Server Update April 2013: Positioning the HP Moonshot 1500by Johan De Gelas on April 11, 2013 8:11 AM EST
Our First Impressions
So how attractive is HP's Moonshot 1500 system chassis? HP claims that for the right workloads, these systems will be 77% less costly, consume 89% less energy, take 80% less space and be 97% less complex. HP bases this on a comparison of one of its own proprietary 47U (non-industry standard thus) Moonshot racks with 5 racks of traditional 1U, 2 socket servers. That is a server form factor which was very popular in the beginning of this century. For some reason, some of the PR people at HP have missed the launch of HP's blade servers in 2002, have never heard about the Twin(²) designs of Supermicro and also conveniently forgot about the fact that we now fill up our 2U and 3U boxes with memory, install a hypervisor on top of it and run a few tens of virtual machines upon it.
We have serious doubts that the current implementation will offer a significantly higher performance per watt ratio than the current low power server options, even when running the "right" workloads such as web front serving, content delivery (mostly photos and images) and memcached servers. Our doubts are based upon several datapoints.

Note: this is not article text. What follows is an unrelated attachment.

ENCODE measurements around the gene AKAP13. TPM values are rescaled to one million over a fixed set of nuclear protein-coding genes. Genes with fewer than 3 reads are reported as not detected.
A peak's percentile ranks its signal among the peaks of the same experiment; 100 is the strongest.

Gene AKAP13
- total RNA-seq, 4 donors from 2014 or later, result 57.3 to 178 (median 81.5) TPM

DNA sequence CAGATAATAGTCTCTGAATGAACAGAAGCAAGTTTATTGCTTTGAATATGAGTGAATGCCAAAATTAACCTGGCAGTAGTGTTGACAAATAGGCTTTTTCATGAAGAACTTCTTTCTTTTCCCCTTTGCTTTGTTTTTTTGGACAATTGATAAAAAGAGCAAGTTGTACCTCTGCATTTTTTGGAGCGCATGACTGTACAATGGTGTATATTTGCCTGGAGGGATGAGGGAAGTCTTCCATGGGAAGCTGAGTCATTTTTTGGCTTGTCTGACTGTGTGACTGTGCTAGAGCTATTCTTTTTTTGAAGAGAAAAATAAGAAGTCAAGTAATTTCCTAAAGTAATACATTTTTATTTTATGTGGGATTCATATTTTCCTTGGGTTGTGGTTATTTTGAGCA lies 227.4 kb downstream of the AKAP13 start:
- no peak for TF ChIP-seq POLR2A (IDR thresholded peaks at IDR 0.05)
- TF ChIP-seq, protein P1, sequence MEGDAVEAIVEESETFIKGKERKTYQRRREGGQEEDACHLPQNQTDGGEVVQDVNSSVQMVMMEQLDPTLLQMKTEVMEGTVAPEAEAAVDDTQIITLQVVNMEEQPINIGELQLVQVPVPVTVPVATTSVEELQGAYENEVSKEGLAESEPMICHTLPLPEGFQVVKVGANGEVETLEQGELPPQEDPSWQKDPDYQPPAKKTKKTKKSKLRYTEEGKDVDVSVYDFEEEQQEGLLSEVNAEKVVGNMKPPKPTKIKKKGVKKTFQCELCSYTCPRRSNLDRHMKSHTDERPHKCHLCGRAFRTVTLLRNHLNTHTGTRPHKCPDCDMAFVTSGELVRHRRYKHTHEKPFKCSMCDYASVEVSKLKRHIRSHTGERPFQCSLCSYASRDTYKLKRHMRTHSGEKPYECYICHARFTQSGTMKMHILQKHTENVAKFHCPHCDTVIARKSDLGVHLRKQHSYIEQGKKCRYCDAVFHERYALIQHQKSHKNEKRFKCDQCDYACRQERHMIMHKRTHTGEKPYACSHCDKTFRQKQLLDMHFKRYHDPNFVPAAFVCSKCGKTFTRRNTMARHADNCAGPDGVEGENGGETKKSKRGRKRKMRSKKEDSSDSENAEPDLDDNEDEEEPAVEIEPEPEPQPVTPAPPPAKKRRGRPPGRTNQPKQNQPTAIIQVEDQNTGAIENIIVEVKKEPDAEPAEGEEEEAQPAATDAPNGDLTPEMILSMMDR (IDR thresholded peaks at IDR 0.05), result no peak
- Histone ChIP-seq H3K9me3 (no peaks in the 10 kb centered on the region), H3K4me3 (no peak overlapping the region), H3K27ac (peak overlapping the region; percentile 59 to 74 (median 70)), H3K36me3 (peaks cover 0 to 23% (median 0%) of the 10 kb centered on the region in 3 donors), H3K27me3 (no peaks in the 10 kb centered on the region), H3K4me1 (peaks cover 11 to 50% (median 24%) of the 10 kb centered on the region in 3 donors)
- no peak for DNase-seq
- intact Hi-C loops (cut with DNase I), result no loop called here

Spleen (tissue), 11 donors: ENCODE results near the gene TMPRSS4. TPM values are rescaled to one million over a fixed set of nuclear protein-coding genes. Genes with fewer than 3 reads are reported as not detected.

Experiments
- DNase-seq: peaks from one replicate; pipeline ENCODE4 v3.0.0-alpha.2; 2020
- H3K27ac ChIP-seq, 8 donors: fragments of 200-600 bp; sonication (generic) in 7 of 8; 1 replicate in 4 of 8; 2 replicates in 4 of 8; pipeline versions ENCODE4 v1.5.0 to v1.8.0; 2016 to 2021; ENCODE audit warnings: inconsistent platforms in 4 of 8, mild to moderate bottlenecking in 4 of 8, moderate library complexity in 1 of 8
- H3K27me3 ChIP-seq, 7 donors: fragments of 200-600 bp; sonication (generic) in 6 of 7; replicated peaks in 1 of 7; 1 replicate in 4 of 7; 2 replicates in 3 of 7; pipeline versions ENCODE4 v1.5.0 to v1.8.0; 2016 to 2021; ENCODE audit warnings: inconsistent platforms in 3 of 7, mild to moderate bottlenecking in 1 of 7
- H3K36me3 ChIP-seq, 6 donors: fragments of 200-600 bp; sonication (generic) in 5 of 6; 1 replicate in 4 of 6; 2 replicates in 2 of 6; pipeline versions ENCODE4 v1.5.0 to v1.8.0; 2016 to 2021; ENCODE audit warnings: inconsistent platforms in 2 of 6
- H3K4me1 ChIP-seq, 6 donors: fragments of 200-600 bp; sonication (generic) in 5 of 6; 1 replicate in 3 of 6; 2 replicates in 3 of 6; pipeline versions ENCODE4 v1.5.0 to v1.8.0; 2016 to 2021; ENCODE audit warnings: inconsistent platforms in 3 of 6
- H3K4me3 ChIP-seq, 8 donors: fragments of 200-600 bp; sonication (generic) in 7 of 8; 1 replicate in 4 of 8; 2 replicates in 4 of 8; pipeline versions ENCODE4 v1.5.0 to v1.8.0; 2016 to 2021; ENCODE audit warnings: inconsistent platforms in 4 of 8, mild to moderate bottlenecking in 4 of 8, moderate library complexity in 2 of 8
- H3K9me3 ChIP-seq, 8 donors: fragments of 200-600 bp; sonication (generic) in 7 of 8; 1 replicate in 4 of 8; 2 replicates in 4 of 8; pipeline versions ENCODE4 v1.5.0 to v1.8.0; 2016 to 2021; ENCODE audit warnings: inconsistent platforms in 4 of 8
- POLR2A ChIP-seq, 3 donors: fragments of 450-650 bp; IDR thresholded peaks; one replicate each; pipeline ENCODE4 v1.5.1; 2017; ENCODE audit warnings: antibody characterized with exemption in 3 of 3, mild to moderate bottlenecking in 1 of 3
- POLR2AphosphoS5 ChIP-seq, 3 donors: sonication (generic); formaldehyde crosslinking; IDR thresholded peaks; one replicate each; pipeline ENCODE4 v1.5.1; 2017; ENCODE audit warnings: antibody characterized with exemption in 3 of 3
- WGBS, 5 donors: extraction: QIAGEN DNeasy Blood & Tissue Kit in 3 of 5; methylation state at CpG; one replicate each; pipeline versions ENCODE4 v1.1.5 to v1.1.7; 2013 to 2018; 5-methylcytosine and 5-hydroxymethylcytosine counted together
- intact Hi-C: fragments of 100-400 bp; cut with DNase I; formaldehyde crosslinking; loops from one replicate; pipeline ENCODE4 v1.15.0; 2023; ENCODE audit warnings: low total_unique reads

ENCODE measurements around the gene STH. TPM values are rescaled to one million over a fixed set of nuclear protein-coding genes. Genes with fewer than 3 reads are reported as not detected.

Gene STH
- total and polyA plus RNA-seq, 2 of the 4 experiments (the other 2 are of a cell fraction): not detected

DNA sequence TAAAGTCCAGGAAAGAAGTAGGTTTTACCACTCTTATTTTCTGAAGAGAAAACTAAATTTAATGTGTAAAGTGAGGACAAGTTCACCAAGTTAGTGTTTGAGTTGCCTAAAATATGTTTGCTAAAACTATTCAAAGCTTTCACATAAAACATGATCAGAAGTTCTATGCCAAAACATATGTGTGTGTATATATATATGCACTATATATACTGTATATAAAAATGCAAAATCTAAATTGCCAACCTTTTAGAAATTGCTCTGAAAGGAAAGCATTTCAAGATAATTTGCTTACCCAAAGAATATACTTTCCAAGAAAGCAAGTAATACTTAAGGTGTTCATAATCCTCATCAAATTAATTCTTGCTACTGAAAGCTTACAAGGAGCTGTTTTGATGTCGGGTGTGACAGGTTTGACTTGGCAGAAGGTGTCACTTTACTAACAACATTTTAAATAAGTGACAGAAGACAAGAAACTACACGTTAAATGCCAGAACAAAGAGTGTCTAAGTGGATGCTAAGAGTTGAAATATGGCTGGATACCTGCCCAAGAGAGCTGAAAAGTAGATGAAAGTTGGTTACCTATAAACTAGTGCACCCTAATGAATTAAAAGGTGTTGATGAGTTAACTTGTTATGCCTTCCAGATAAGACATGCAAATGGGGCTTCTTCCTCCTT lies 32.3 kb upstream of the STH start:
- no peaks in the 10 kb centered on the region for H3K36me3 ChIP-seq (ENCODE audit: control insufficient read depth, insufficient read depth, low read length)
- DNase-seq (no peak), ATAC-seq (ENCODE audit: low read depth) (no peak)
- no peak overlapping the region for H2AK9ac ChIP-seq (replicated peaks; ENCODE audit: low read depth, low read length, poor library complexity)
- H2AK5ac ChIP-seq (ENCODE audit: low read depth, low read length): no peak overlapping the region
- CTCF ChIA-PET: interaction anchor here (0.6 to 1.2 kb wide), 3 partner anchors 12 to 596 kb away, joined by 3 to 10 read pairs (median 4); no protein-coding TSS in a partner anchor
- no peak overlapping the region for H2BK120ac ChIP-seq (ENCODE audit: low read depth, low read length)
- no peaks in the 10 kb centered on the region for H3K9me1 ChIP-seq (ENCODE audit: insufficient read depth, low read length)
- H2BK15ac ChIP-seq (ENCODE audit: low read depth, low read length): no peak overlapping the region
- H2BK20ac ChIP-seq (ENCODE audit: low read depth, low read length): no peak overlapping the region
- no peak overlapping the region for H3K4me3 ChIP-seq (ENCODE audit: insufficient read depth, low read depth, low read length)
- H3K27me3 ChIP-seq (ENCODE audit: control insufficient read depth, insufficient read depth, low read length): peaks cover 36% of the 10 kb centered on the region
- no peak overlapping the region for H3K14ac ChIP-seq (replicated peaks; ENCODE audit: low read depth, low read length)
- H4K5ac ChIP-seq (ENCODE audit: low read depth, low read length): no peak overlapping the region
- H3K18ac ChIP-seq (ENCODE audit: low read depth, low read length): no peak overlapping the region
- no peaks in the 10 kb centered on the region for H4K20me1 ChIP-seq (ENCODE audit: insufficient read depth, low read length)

Firstly, the performance per watt of the current Atom S1260. At 2GHz, it is clocked 7.5% higher than the Atom N2800 1.86GHz we tested. That clockspeed advantage is about the only advantage it has over the N2800, so we expect it to perform up to 7.5% better but not more. The advantage of using 1333 MHz instead of 1066 MHz DDR3 is probably very small and partly negated by the fact that ECC takes a bit of performance away. Therefore, we can get an idea how the individual Moonshot server Catridge will perform.
Take a look at the compression benchmark below. Compression is a low IPC workload that's sensitive to memory parallelism and latency. The instruction mix is a bit different, but this kind of workload is still somewhat similar to many server workloads.
You can easily calculate where the Atom S1260 would land. Add about 8% to the scores of the Atom N2800. Extrapolating these number, we may expect the Atom S1260 to score 2570 at the most. That is about 22% better than the ARM Cortex A9 based quad core of Calxeda at 1.4GHz. Single threaded performance would be less than 10% better.
If you consider the TDP of this chip, the age of the Atom core is really showing. The heavily integrated ECX-1000 SoC - 4 cores, management, networking and IO controllers - needs about 5W at the most (at 1.4GHz, 3.8W at 1.1GHz). The Atom S1260 needs 8.5W and that does not include its network and management chips. So we estimate that the current Atom S1260 probably needs twice as much power to offer the 20% performance advantage illustrated above.
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